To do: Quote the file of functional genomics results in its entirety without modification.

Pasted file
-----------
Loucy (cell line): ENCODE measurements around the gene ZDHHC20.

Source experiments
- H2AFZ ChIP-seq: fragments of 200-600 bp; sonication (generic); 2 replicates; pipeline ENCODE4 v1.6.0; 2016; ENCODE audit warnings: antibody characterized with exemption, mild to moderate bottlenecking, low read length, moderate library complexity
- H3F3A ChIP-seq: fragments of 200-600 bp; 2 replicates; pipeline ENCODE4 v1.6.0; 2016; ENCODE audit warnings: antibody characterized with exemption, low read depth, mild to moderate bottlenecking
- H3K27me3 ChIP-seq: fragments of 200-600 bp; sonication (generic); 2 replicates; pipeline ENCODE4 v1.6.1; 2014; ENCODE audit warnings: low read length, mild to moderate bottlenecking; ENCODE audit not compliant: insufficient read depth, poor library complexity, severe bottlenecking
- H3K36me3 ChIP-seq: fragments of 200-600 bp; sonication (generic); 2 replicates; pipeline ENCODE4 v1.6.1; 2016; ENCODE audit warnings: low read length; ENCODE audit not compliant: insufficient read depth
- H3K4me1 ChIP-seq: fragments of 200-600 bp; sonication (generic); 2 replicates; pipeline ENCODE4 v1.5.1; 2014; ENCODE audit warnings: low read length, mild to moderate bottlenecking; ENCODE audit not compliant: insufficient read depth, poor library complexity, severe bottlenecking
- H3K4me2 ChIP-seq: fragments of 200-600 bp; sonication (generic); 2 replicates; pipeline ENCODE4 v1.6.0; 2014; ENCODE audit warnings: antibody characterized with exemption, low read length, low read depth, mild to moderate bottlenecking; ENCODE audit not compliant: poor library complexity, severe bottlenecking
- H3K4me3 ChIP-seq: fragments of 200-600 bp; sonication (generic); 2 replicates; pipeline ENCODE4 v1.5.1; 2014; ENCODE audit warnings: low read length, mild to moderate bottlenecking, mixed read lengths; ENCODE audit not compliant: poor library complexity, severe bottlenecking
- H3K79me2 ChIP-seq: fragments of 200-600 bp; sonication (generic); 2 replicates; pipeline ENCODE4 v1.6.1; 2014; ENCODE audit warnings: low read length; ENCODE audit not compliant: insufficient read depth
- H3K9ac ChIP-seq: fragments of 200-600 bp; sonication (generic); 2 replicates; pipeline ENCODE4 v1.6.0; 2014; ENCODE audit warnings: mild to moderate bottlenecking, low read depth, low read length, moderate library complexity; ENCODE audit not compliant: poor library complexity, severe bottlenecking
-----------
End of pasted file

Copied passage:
Loucy (cell line): ENCODE measurements around the gene ZDHHC20.

Source experiments
- H2AFZ ChIP-seq: fragments of 200-600 bp; sonication (generic); 2 replicates; pipeline ENCODE4 v1.6.0; 2016; ENCODE audit warnings: antibody characterized with exemption, mild to moderate bottlenecking, low read length, moderate library complexity
- H3F3A ChIP-seq: fragments of 200-600 bp; 2 replicates; pipeline ENCODE4 v1.6.0; 2016; ENCODE audit warnings: antibody characterized with exemption, low read depth, mild to moderate bottlenecking
- H3K27me3 ChIP-seq: fragments of 200-600 bp; sonication (generic); 2 replicates; pipeline ENCODE4 v1.6.1; 2014; ENCODE audit warnings: low read length, mild to moderate bottlenecking; ENCODE audit not compliant: insufficient read depth, poor library complexity, severe bottlenecking
- H3K36me3 ChIP-seq: fragments of 200-600 bp; sonication (generic); 2 replicates; pipeline ENCODE4 v1.6.1; 2016; ENCODE audit warnings: low read length; ENCODE audit not compliant: insufficient read depth
- H3K4me1 ChIP-seq: fragments of 200-600 bp; sonication (generic); 2 replicates; pipeline ENCODE4 v1.5.1; 2014; ENCODE audit warnings: low read length, mild to moderate bottlenecking; ENCODE audit not compliant: insufficient read depth, poor library complexity, severe bottlenecking
- H3K4me2 ChIP-seq: fragments of 200-600 bp; sonication (generic); 2 replicates; pipeline ENCODE4 v1.6.0; 2014; ENCODE audit warnings: antibody characterized with exemption, low read length, low read depth, mild to moderate bottlenecking; ENCODE audit not compliant: poor library complexity, severe bottlenecking
- H3K4me3 ChIP-seq: fragments of 200-600 bp; sonication (generic); 2 replicates; pipeline ENCODE4 v1.5.1; 2014; ENCODE audit warnings: low read length, mild to moderate bottlenecking, mixed read lengths; ENCODE audit not compliant: poor library complexity, severe bottlenecking
- H3K79me2 ChIP-seq: fragments of 200-600 bp; sonication (generic); 2 replicates; pipeline ENCODE4 v1.6.1; 2014; ENCODE audit warnings: low read length; ENCODE audit not compliant: insufficient read depth
- H3K9ac ChIP-seq: fragments of 200-600 bp; sonication (generic); 2 replicates; pipeline ENCODE4 v1.6.0; 2014; ENCODE audit warnings: mild to moderate bottlenecking, low read depth, low read length, moderate library complexity; ENCODE audit not compliant: poor library complexity, severe bottlenecking